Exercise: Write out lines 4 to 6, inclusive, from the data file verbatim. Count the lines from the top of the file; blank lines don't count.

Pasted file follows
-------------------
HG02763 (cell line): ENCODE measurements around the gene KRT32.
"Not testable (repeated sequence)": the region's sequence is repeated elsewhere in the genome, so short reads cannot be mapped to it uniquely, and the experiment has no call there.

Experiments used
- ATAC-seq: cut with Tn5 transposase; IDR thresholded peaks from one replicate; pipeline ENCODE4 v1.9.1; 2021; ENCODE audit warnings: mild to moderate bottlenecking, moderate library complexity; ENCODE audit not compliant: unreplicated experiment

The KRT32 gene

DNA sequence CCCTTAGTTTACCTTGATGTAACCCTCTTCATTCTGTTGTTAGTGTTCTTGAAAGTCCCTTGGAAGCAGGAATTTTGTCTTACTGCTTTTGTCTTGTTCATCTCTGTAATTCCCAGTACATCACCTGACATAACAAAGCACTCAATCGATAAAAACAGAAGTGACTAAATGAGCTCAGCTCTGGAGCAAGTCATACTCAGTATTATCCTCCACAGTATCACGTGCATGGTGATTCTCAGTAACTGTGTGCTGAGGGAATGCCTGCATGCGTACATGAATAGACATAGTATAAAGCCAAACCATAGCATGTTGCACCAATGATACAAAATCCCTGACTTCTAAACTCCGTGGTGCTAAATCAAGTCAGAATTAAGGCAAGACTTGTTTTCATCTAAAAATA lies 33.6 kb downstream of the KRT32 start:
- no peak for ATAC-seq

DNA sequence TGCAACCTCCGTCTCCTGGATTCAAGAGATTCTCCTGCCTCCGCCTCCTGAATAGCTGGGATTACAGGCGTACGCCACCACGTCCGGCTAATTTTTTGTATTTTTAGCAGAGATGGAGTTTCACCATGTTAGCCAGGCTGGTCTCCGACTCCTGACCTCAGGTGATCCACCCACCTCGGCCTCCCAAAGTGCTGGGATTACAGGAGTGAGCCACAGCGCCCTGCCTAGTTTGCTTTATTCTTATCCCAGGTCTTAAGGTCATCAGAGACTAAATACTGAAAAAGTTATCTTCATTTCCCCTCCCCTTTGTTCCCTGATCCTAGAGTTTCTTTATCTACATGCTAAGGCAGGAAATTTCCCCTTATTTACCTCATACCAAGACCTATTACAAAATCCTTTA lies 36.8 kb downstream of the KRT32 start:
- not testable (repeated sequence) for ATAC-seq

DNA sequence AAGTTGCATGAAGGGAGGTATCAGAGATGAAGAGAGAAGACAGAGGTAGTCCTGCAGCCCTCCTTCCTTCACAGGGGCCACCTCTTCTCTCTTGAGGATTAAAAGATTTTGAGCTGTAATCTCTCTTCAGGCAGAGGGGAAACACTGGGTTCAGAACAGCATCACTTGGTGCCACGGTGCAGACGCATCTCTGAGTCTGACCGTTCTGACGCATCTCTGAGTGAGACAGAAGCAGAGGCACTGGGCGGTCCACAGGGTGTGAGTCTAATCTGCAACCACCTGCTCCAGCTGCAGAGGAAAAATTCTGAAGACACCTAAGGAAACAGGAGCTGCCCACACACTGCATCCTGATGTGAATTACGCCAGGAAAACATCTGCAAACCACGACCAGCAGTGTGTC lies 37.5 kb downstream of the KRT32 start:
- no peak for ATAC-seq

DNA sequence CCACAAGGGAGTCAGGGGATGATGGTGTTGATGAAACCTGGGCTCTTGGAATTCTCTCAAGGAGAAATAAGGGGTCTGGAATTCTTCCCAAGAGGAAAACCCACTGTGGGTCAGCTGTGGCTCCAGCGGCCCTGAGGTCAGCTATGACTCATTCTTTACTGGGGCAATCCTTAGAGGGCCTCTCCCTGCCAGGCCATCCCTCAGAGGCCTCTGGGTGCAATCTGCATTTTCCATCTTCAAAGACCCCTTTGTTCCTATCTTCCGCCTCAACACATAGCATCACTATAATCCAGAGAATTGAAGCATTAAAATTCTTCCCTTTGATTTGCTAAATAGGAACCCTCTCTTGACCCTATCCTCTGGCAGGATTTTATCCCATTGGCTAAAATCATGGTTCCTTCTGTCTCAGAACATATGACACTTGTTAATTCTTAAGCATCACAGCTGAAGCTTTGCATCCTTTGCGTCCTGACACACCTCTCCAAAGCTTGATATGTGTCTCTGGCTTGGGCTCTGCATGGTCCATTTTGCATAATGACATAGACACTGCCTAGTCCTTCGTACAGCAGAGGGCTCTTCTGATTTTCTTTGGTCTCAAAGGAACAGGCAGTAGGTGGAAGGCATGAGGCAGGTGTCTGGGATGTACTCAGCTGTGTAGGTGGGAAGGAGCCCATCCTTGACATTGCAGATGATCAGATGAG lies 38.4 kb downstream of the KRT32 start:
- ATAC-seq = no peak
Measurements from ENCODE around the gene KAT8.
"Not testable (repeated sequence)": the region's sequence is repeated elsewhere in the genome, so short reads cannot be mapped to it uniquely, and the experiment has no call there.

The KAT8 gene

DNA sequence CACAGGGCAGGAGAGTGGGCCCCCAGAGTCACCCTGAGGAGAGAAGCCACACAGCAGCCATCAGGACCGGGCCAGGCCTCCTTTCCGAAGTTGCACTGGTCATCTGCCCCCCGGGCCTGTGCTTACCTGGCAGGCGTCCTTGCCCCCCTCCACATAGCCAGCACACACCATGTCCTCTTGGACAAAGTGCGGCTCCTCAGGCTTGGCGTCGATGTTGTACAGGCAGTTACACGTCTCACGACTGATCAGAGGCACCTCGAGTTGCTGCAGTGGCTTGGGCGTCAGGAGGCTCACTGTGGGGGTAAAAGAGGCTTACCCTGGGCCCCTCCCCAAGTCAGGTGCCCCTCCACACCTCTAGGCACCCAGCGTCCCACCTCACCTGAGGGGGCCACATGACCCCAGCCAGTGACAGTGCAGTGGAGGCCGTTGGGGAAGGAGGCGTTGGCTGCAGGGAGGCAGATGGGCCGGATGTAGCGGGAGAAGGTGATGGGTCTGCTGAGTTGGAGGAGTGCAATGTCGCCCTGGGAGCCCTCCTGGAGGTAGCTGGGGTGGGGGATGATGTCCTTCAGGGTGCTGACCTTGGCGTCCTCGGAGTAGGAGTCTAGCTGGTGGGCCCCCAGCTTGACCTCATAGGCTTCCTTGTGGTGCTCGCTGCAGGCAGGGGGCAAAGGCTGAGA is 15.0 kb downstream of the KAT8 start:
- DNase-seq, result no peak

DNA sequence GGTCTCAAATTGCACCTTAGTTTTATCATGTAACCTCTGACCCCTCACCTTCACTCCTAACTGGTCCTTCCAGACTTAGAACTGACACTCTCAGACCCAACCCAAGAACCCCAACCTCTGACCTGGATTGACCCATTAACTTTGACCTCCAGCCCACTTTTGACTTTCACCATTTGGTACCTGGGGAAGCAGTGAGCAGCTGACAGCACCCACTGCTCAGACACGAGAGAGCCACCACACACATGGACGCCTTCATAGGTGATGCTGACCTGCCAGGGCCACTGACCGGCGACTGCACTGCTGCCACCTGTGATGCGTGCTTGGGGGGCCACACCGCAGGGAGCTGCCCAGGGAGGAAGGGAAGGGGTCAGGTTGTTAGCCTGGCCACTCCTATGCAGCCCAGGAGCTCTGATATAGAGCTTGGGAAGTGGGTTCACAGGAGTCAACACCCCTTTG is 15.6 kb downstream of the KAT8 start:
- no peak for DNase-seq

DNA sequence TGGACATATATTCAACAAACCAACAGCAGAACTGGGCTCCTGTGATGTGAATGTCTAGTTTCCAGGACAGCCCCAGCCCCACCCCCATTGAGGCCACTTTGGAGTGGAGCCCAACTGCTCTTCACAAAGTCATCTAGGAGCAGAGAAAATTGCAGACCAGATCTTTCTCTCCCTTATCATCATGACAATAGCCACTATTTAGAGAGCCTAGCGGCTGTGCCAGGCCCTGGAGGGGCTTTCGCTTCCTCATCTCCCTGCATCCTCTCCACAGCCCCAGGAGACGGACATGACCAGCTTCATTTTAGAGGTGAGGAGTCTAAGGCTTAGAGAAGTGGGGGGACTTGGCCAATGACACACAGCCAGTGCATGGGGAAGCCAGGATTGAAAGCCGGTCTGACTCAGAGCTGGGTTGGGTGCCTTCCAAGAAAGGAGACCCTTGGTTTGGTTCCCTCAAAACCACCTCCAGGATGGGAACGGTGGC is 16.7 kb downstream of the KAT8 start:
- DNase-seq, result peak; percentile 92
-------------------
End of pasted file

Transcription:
- ATAC-seq: cut with Tn5 transposase; IDR thresholded peaks from one replicate; pipeline ENCODE4 v1.9.1; 2021; ENCODE audit warnings: mild to moderate bottlenecking, moderate library complexity; ENCODE audit not compliant: unreplicated experiment

The KRT32 gene

DNA sequence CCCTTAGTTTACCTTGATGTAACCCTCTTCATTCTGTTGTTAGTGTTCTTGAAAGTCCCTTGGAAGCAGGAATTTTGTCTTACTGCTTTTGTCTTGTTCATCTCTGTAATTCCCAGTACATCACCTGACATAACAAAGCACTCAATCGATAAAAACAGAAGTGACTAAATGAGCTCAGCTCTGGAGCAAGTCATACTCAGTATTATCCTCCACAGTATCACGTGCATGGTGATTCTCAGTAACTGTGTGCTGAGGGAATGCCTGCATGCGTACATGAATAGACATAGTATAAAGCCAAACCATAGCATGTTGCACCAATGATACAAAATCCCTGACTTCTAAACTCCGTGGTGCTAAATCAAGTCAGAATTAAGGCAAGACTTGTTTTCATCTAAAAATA lies 33.6 kb downstream of the KRT32 start: